Image processing involves the use of electronic tools which allow the artist to define changes within the parameters of the electronic signal. Synthetic color can be added, images mixed, and their gray values rearranged. Holes can be created and filled with other images ("keying"). Geometric patterns can be created and their symmetry disrupted or juxtaposed with representational imagery. Discrete images can be sequenced so rapidly that they appear to be superimposed and eventually dissolve into bands, each containing sections of the original images. Audio can determine video image treatments so there is a direct correspondence between sound and picture. With the computer, images can be digitized and broken into discrete and tiny rectangular bits which can be colorized or their gray values reassigned, sequenced in a step-motion fashion, or treated with any other imaging technique. These techniques in themselves, however, do not alone define an image-processed work. As techniques they are seen on broadcast television, notably on commercials as special effects which serve primarily as attention-getting devices. Used in this way, they often have no inherent relationship to the content.
Image processing is time-based and time-dependent both in its creation and its viewing. The imagery appears in a sequence, the rapidity of which induces the perception of motion. The sense of continuity, like that of film, exists as a function of human perception and memory. Video recording and display occur as a continuous process of construction and deconstruction of the image. The "whole" image is actually a process of scanning the face of a television monitor dot by dot along a line, and line by line down the face of the picture tube. The viewer sees whole images and motion because the process occurs so rapidly that the eye-brain perceptual system is unable to resolve the discrete elements with which the images are composed.
With most cinematic art forms, the viewer has little control over the structure as it unfolds in time. To see the work the viewer must accept the time frame as it is defined by the artist. With the advent of new technologies like home VCRs, video disc, and small computers, however, the viewer has control over the time base of the work. Entire pieces can be easily replayed or sections slowed down. Single images can be still-framed for detailed study. With the interactive video disc, the actual sequence of the images or the order of the presentation of frames is under the viewerﾒs control.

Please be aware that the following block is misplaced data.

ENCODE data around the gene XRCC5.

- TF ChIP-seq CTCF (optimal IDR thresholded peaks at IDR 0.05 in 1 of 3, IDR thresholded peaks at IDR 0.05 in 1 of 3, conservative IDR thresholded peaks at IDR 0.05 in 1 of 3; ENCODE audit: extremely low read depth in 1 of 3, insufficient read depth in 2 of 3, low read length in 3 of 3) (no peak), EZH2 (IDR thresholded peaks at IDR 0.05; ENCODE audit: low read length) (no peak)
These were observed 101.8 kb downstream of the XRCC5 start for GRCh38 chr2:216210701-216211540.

Many video artists working in image processing are also working with the single frame. Some are producing still photographs, using the techniques of electronic image processing to replace chemical methods of image transformation. The video image, created electronically, is displayed on a monitor and then photographed. Other artists are working with computers and printers to produce images directly. In this mode, artists are again working on a basic level with electronic signals to create images. It allows for the basic techniques of image processing, keying and superimposition for example, but instead of dealing with a kinetic form the artist deals with a still image. There is no "re-photographing" of the image; rather the signal, which is created using a computer and which defines the image, is fed to the printer. The printer accepts the electronic signal-the coded image-and translates this information into a variety of gray values printed on paper and arranged as small rectangles, or "pixels," within a larger grid structure. The number of pixels permissible in the horizontal and vertical dimensions determine the resolution of the computer-generated print. If the "image" has been stored on a computer disc, it can be reproduced an infinite number of times. The signal or image is created or encoded using a computer and decoded or displayed using a printer-
Video art calls the whole notion of art as "precious object" demanding specialized viewing space into question. With reproductive techniques of art-making came questions related to the "location" of the art. To varying degrees, photography, film, audio, and video are all reproducible media. Is the art work actually a defined number of prints within an edition? Is a copy made by the artist inherently of more value? Does the copy need to be made by the artist? Is a copy discernible from the original? Additionally, because video art requires a tv set for display, the association with the commonplace puts the work within the larger context of broadcast form and content and everything that connotes: program lengths in multiples of 30 minutes, the interruption of attention for commercial information unrelated to program form or content, standardized content and structure, an emphasis on entertainment. As such, video art works require a deliberate effort on the part of the viewer to divorce him/herself from the commonly understood and accepted experiences associated with television watching. Video art works, though spanning approaches from conceptual, narrative, or expressive to performance and formalist, all seek to establish a fundamental and integrated correspondence between the structures of the imagery and its meaning.